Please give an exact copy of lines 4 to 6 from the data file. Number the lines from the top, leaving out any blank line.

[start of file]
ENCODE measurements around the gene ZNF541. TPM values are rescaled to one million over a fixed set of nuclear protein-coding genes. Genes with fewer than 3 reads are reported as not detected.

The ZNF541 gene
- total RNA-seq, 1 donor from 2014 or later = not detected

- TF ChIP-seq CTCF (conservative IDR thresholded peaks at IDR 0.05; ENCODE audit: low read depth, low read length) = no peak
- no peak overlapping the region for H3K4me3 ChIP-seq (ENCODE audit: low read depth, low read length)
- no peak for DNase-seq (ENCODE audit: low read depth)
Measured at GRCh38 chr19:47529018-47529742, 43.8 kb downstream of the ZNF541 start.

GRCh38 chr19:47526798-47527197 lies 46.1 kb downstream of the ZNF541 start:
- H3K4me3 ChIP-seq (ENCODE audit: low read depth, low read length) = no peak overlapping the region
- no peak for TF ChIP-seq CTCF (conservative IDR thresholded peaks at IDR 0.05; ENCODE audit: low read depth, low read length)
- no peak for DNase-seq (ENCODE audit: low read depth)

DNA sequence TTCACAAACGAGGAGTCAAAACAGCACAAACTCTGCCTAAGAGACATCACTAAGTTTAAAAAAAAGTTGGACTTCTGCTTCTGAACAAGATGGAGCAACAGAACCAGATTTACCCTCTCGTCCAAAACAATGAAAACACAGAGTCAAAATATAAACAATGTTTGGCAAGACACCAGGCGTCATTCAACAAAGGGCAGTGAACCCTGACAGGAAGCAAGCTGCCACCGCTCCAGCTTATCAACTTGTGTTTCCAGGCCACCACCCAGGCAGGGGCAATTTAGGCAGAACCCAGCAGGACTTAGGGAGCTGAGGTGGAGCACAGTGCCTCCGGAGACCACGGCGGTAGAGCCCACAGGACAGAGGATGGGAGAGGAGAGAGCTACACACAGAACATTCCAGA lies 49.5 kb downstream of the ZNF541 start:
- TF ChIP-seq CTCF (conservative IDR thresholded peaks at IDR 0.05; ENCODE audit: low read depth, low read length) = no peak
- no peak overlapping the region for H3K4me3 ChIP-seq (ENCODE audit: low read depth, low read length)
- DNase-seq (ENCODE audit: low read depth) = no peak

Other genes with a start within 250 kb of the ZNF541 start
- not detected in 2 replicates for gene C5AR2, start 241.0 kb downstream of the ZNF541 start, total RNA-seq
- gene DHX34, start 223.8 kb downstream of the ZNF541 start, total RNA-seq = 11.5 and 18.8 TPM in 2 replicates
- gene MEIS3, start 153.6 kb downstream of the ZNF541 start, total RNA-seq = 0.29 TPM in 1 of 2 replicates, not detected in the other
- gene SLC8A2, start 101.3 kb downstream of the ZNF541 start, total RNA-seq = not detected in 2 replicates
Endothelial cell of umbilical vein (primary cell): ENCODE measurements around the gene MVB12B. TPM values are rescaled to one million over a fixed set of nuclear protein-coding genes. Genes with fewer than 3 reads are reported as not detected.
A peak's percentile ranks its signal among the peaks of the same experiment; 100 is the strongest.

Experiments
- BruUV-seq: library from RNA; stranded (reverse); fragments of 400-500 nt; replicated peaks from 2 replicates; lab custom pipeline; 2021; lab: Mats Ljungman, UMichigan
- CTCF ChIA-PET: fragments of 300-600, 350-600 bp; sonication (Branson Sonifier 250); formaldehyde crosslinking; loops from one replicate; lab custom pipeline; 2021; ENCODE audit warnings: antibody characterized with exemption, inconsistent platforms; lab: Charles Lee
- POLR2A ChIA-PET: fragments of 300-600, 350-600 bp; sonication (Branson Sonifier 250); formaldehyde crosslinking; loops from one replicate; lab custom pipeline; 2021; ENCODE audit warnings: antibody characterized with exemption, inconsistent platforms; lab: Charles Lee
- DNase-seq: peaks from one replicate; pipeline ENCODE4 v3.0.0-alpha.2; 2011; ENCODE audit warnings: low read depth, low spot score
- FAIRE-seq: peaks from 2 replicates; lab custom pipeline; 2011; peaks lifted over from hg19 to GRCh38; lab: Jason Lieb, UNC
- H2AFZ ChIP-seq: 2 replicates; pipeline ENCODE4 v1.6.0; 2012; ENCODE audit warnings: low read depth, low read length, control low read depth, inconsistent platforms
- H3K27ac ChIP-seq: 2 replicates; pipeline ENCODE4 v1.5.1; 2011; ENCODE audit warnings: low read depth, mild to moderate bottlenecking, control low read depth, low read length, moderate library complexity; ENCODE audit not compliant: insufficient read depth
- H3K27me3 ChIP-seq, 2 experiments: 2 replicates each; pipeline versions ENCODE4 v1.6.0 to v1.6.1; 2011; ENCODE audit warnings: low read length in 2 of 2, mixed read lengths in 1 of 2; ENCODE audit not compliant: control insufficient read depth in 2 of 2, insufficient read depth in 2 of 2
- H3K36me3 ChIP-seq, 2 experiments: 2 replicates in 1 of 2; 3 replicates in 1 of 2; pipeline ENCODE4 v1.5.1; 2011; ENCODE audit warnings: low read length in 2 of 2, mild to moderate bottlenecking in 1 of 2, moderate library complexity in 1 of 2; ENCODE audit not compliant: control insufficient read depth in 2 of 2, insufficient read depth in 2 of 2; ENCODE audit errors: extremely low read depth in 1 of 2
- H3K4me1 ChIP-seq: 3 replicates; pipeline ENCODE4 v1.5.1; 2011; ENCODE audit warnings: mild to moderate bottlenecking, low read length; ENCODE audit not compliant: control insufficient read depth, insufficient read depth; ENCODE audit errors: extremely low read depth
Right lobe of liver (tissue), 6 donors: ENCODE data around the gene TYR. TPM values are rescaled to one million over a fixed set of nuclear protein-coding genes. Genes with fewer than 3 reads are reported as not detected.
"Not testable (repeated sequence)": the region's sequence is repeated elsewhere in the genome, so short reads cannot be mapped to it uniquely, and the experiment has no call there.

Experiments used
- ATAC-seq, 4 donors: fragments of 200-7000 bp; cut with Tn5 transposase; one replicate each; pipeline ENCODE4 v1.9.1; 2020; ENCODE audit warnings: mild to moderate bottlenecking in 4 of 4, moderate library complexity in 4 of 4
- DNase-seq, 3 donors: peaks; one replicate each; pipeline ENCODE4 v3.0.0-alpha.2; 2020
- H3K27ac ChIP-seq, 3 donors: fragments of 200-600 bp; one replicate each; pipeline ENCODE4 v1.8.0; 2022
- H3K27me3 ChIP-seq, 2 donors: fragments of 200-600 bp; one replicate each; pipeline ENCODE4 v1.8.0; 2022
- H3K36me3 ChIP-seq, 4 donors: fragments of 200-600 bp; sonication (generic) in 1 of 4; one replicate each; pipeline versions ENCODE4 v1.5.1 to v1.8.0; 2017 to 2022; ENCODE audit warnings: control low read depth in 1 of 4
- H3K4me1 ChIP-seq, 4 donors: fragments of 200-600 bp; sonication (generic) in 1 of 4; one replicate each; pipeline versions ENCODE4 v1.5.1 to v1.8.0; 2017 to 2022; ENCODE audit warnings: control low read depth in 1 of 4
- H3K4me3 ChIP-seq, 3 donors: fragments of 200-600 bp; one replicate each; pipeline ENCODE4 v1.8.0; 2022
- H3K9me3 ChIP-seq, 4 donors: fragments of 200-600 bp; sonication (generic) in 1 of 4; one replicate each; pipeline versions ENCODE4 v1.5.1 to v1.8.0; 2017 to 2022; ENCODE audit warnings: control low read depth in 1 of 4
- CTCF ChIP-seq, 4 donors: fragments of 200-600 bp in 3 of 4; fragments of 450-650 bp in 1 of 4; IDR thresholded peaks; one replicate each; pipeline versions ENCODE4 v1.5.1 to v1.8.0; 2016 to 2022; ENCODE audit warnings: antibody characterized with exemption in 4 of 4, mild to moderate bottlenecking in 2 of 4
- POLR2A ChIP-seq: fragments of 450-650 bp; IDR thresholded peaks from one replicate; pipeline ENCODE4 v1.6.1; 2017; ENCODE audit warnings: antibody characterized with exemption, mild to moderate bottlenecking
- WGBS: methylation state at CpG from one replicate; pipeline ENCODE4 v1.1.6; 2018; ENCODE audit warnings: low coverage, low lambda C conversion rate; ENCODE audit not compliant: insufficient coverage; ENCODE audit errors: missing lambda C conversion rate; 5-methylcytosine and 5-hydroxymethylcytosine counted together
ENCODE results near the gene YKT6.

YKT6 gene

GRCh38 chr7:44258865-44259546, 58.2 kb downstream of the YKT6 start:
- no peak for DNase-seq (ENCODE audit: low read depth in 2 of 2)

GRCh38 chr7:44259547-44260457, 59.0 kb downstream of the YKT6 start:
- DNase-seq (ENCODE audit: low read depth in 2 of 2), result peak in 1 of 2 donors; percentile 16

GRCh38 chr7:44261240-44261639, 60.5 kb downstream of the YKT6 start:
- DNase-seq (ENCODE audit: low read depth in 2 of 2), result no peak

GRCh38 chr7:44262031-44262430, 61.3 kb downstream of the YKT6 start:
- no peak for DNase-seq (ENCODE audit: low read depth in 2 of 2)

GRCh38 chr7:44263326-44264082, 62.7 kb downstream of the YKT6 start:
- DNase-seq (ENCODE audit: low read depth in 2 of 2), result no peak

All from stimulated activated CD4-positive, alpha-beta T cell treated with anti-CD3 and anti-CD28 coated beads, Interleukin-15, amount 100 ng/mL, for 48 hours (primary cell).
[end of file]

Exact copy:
- TF ChIP-seq CTCF (conservative IDR thresholded peaks at IDR 0.05; ENCODE audit: low read depth, low read length) = no peak
- no peak overlapping the region for H3K4me3 ChIP-seq (ENCODE audit: low read depth, low read length)
- no peak for DNase-seq (ENCODE audit: low read depth)